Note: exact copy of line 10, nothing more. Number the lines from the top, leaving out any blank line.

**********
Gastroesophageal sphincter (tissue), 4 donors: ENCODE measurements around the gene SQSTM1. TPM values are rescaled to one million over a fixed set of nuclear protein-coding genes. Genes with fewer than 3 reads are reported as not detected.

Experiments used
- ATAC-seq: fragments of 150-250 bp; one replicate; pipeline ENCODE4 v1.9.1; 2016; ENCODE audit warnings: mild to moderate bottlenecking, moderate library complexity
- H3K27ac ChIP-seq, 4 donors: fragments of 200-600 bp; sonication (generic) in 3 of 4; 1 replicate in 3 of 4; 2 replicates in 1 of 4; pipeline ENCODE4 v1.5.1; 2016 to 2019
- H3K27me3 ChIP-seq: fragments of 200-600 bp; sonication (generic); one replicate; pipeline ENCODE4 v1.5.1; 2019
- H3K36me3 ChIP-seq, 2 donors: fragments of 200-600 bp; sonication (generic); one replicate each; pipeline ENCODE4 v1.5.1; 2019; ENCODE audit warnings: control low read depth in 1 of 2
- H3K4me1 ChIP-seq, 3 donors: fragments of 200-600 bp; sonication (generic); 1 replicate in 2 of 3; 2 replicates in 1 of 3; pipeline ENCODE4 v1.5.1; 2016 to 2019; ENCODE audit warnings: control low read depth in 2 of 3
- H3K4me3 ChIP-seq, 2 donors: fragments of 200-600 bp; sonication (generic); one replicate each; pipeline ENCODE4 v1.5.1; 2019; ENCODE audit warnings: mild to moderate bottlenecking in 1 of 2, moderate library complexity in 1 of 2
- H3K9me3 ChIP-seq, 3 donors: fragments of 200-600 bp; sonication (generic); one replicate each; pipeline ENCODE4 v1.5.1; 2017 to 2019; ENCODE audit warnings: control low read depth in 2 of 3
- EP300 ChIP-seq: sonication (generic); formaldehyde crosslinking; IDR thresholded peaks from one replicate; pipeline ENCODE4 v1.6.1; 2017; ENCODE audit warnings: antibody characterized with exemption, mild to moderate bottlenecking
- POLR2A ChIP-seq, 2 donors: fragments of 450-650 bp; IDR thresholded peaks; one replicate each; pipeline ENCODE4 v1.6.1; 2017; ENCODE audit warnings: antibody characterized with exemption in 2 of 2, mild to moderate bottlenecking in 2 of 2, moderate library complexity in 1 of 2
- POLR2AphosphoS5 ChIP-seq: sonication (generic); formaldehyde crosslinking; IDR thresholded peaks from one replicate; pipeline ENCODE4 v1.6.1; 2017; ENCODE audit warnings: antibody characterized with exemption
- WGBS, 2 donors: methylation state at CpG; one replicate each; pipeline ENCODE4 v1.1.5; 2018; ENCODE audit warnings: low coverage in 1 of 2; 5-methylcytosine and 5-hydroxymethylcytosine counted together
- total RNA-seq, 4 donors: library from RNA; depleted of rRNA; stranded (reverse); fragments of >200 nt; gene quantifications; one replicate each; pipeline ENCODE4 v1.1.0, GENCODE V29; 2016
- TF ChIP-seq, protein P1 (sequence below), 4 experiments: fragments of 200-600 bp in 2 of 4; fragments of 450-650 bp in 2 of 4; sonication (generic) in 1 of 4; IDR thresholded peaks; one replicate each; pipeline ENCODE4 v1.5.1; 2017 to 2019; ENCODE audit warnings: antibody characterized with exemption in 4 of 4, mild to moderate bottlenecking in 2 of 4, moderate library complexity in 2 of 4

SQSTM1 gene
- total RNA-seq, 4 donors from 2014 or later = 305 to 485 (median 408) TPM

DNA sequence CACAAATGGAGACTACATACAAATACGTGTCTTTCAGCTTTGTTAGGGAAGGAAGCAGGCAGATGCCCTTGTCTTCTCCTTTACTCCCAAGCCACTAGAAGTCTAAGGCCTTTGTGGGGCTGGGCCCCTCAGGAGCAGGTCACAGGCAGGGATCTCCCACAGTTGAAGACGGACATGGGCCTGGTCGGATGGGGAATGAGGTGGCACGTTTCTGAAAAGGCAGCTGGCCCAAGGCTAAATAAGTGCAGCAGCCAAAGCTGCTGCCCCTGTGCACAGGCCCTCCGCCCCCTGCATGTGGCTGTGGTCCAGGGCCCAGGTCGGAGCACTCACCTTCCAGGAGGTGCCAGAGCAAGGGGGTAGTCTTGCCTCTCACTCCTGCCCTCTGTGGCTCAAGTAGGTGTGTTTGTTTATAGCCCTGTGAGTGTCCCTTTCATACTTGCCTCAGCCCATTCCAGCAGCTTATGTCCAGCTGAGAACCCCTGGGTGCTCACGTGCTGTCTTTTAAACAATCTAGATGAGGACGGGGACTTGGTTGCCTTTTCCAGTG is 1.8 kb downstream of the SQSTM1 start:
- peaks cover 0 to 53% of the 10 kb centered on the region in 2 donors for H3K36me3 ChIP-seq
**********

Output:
- EP300 ChIP-seq: sonication (generic); formaldehyde crosslinking; IDR thresholded peaks from one replicate; pipeline ENCODE4 v1.6.1; 2017; ENCODE audit warnings: antibody characterized with exemption, mild to moderate bottlenecking